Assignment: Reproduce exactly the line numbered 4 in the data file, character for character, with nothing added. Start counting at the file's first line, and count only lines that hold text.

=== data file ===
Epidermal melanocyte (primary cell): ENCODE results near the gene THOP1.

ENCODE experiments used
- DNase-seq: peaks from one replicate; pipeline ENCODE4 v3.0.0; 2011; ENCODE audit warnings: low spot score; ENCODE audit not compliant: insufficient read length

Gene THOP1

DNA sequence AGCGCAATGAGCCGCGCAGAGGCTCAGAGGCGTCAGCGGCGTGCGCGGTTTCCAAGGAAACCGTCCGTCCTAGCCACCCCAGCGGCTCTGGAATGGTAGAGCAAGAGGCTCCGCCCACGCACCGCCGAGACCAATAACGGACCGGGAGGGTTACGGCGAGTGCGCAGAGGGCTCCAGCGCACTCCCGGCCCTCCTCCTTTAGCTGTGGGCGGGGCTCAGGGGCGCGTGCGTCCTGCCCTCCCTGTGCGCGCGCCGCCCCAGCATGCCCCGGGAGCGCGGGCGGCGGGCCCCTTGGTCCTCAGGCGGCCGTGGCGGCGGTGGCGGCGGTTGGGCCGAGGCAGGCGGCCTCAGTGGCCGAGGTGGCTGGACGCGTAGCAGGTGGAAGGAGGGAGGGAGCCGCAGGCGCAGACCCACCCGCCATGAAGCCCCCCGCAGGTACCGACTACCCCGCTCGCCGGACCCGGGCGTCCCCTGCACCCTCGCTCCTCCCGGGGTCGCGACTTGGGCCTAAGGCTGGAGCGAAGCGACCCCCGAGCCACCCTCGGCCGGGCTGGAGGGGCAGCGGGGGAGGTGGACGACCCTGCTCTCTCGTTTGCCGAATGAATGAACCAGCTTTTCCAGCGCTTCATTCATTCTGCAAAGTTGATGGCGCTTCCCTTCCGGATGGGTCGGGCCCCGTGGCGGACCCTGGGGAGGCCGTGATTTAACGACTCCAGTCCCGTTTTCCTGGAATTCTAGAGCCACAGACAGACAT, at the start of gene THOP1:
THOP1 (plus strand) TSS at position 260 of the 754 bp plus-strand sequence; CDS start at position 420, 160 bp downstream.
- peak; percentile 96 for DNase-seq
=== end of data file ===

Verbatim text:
Gene THOP1